Photo: Getty Images
One day in grade six, Cohen Miller* forgot his homework. He called his mom in a panic from his Calgary elementary school, and she drove it over to him. It took just 10 minutes of her time, but her son still felt bad. “He never forgot his homework again,” recalls mom of two Rachel Miller*. “He thinks about the inconvenience to other people over everything.”
Cohen’s conscientiousness differs from his older brother’s more laissez-faire attitude about some of his responsibilities. When it comes to cleaning his room or pitching in with household chores, for example, Tyson* rarely remembers to do it without a reminder, and only with the threat of losing his phone.
In the tug-of-war between parents and children, mom and dad are eager to unload responsibilities, but some kids will push back against them, while others seem to need constant reminding.
Navigating this grey zone between dependence and autonomy can be perplexing for parents. We want to nudge kids toward independence, but we’re not quite sure when (or how) to get them to pull more weight. Do we remind them ad nauseam, or do we shut up and hope they put up (and then let them experience the consequence if they forget)?
Experts call this handing over of responsibility “governance transfer.” Sheila Marshall, an affiliated faculty member in the division of adolescent health and medicine at the University of British Columbia, has studied it extensively. She says there’s no magic age when parents can expect their kids to fully manage their own affairs. Some embrace new responsibilities and take off running by age 10, while others are content to let mom pack their lunch and remind them to study for tests all through high school.
“Some kids are a little dreamier or have trouble remembering things. Other kids are just by nature more organized,” says Sarah Rosensweet, a parenting coach and educator in Toronto. “We have to keep that in mind—what is your child’s temperament and personality?”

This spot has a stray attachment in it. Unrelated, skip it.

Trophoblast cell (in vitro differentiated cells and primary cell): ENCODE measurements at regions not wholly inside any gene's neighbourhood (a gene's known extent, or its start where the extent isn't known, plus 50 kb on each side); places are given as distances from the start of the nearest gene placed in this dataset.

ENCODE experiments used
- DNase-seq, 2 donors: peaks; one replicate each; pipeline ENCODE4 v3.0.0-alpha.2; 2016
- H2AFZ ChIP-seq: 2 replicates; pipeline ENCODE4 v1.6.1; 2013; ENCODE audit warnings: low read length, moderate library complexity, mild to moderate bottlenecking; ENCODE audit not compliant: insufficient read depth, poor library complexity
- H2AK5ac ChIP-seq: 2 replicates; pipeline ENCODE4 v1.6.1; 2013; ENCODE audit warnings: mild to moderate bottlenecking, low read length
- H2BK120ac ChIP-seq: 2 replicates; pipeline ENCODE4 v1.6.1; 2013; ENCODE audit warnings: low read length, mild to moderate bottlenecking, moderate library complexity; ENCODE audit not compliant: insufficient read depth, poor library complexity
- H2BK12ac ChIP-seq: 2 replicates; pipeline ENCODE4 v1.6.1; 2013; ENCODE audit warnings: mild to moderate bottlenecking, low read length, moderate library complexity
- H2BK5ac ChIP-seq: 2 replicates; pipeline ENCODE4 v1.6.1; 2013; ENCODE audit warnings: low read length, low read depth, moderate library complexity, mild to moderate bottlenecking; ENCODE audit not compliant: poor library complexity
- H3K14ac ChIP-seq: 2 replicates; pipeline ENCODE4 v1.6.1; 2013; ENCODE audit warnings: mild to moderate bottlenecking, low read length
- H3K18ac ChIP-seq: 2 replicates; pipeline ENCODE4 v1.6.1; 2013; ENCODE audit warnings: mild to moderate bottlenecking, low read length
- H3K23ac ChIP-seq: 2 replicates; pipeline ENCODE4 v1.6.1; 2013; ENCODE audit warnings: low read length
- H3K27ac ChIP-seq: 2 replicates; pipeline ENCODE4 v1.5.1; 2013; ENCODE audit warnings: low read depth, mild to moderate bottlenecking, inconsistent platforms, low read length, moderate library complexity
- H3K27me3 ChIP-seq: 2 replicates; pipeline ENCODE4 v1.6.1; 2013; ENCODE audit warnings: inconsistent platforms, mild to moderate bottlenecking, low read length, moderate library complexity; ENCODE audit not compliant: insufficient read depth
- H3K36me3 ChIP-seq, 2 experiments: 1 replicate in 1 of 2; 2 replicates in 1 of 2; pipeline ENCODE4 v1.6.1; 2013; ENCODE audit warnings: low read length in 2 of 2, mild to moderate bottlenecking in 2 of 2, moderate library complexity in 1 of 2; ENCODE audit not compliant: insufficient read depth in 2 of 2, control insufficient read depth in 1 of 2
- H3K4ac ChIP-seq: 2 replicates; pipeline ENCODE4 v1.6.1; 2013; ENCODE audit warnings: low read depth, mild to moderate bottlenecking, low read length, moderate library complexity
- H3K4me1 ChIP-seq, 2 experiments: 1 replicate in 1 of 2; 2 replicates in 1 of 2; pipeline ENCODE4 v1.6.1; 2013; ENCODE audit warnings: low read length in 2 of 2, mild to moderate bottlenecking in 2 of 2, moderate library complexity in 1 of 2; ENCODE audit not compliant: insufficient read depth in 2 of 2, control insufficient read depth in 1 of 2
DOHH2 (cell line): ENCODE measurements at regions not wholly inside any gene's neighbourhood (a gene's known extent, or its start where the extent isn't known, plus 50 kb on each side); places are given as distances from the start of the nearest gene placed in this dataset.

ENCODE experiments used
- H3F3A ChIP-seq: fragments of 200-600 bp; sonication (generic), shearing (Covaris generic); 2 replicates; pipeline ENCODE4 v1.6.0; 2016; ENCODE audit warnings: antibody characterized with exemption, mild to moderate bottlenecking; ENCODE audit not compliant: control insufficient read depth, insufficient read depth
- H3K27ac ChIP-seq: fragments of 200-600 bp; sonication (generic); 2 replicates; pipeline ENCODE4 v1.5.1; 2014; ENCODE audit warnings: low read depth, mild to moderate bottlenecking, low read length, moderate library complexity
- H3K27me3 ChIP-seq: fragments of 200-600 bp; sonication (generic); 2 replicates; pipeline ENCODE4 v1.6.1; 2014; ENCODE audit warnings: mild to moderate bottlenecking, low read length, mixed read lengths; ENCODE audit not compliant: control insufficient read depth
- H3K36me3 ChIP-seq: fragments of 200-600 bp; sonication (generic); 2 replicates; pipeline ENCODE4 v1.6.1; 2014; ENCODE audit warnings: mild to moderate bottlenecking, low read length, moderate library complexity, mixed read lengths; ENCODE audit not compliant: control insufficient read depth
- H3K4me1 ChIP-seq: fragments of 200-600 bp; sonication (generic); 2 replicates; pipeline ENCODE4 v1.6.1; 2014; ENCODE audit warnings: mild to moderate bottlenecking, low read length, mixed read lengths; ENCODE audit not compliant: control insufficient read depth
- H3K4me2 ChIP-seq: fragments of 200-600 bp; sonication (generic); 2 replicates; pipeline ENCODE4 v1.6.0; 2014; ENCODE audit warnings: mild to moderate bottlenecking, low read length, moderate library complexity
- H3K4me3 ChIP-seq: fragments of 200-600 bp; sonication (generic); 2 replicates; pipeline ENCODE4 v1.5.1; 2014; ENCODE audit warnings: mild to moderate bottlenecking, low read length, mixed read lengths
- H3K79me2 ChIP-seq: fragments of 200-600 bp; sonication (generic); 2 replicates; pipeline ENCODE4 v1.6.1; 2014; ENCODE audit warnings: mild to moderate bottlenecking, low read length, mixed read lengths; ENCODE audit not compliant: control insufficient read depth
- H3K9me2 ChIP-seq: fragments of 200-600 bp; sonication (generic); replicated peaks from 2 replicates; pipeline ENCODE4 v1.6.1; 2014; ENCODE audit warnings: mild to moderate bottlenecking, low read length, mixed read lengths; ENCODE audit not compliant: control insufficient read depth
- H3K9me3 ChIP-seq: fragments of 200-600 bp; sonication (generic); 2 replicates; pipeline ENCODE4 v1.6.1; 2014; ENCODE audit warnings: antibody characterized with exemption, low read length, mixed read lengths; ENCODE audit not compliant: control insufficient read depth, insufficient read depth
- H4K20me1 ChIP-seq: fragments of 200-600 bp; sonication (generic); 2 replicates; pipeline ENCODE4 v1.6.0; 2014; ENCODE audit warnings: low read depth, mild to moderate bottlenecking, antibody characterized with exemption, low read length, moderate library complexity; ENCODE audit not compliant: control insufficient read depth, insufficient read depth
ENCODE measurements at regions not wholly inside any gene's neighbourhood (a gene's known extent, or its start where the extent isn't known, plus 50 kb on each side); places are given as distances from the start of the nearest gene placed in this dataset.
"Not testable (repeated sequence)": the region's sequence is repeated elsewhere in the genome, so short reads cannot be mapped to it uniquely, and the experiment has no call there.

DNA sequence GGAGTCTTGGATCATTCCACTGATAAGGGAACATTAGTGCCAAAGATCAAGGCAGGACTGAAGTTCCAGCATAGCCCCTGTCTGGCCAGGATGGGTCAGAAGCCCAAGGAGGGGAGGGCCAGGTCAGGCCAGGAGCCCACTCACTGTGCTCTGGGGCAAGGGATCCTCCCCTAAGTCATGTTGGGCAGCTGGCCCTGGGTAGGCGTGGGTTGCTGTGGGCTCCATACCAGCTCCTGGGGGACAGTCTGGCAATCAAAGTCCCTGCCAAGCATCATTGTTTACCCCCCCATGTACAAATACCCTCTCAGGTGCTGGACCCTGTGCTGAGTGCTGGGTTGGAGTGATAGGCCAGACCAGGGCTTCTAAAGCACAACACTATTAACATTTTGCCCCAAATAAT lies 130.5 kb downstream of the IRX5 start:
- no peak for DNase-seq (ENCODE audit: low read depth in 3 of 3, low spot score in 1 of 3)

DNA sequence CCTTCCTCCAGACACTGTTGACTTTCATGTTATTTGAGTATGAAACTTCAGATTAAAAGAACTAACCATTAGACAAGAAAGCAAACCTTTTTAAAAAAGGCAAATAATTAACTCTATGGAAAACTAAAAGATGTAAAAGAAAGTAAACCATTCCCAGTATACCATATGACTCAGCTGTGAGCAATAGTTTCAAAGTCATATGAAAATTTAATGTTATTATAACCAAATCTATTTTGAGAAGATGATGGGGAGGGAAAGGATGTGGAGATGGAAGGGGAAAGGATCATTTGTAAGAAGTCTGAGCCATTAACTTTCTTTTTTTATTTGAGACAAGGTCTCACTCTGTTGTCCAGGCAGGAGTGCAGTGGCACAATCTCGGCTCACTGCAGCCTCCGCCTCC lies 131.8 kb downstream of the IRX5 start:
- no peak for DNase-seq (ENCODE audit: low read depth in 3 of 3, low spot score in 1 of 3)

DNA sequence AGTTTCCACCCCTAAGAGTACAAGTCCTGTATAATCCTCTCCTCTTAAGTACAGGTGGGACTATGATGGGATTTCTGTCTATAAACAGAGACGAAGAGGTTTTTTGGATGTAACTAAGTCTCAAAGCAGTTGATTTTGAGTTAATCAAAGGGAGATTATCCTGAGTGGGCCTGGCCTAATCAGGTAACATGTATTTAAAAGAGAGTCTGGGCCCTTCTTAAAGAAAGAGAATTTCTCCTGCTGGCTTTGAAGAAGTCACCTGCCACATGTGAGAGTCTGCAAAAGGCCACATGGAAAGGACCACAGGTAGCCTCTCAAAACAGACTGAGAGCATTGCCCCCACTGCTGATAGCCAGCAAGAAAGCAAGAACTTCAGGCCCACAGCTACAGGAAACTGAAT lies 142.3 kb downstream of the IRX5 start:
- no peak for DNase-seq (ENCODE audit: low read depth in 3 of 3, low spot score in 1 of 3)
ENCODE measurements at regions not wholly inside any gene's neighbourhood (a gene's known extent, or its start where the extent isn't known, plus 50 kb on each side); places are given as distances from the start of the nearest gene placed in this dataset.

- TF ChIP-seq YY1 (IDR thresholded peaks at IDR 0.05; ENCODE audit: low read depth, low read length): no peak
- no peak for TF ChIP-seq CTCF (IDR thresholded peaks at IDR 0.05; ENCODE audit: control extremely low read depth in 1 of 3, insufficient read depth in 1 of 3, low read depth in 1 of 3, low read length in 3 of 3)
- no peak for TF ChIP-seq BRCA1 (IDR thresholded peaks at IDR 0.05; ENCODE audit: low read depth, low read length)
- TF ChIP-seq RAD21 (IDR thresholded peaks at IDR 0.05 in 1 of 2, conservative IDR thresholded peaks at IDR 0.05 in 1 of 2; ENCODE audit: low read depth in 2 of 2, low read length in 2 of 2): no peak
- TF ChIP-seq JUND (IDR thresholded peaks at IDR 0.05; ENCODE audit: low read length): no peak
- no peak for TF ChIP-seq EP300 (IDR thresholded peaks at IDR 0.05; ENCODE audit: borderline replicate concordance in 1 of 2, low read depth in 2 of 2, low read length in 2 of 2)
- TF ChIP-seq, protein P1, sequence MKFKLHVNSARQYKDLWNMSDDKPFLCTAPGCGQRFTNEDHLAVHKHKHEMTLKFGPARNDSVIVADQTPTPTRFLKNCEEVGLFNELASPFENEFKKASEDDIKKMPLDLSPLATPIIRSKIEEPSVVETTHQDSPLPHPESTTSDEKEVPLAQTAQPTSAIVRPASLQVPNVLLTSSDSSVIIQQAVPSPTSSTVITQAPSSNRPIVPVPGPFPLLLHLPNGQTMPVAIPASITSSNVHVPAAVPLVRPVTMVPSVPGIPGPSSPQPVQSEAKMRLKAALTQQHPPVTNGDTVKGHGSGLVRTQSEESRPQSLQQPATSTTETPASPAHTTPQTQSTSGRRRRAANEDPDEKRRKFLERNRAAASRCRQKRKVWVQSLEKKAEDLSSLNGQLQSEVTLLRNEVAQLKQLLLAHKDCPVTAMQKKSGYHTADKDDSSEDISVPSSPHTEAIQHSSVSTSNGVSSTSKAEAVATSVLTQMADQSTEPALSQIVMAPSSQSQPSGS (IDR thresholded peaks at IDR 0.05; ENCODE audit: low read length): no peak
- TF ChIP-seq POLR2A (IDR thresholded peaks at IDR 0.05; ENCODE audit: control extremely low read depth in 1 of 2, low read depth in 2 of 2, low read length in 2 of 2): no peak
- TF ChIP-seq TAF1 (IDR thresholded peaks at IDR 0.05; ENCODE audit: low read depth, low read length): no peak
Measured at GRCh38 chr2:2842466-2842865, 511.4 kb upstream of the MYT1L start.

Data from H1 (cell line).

Even disorganized kids can become responsible. The key is to start empowering them early—not the week before middle school begins. “Think of it as scaffolding,” says Rosensweet. “With your five-year-old, you’ll pack their backpack for them. Your eight-year-old, you might ask them if they have all the things they need in the backpack and get them to confirm. And your 12-year-old, you probably aren’t asking them anything about their backpack.”
Along the way, chat with your child about what you’d like them to take on and what they feel capable of handling. Once the expectations have been laid out and agreed to, step back and don’t be afraid to let them fail. “Let them forget their lunch a few times,” says Marshall. “Natural, logical consequences work really well for some kids.”
Letting your child fail can be scary, says mom Allison Schuchman. But she feels it’s better for her daughter Elle, 11, to learn these lessons now, when the consequences are still small. “Not doing math homework now will mean missing recess. But if you don’t do your work on time when you have a job, you might get fired,” says Schuchman.
If your child just keeps forgetting, though, it means they need support to become independent in this area. Problem solving with them about ways to remember all the stuff—perhaps a checklist by the door highlighting their lunch, school work, backpack and clarinet—is more constructive and effective than nagging. “If you feel like you’re nagging a lot, it might be time to have a sit-down with your child and say, ‘This is ultimately your responsibility. How can I help you?’” says Rosensweet.
When your kid does fail, it’s important not to scold them. “If you start to pile on, they shift all the regret and remorse into resentment of you for not understanding, and they don’t learn the lesson,” says Rosensweet.
Instead, show you’re on their team: “Let’s brainstorm ways to help you remember.”
*Names have been changed